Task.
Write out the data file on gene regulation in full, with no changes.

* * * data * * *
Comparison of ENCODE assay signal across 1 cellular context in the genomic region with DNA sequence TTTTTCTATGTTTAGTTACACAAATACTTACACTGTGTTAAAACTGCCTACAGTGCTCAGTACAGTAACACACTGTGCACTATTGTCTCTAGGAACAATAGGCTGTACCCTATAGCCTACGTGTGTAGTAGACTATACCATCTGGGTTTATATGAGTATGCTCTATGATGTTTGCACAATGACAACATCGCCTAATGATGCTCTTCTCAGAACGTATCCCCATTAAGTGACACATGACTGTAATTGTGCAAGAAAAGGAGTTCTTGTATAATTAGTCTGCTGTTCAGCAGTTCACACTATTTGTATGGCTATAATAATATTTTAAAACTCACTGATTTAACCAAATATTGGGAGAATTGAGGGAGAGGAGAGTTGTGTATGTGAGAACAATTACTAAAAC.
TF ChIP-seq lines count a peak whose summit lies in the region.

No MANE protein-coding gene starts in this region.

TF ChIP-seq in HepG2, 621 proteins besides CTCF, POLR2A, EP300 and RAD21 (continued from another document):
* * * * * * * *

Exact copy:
Comparison of ENCODE assay signal across 1 cellular context in the genomic region with DNA sequence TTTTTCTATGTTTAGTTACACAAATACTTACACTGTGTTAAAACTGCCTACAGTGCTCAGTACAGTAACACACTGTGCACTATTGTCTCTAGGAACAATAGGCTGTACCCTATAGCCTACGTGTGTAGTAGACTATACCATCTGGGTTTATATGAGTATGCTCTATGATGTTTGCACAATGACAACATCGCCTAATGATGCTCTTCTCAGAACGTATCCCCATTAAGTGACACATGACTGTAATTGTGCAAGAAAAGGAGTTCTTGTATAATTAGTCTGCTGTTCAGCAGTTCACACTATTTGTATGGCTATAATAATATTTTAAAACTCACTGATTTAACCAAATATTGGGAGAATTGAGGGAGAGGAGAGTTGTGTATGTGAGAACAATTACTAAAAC.
TF ChIP-seq lines count a peak whose summit lies in the region.

No MANE protein-coding gene starts in this region.

TF ChIP-seq in HepG2, 621 proteins besides CTCF, POLR2A, EP300 and RAD21 (continued from another document):